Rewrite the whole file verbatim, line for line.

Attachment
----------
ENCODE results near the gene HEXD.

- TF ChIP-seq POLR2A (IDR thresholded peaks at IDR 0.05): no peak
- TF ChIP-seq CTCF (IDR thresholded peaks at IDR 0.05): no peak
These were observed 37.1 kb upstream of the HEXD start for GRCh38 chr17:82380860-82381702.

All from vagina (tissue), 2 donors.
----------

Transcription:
ENCODE results near the gene HEXD.

- TF ChIP-seq POLR2A (IDR thresholded peaks at IDR 0.05): no peak
- TF ChIP-seq CTCF (IDR thresholded peaks at IDR 0.05): no peak
These were observed 37.1 kb upstream of the HEXD start for GRCh38 chr17:82380860-82381702.

All from vagina (tissue), 2 donors.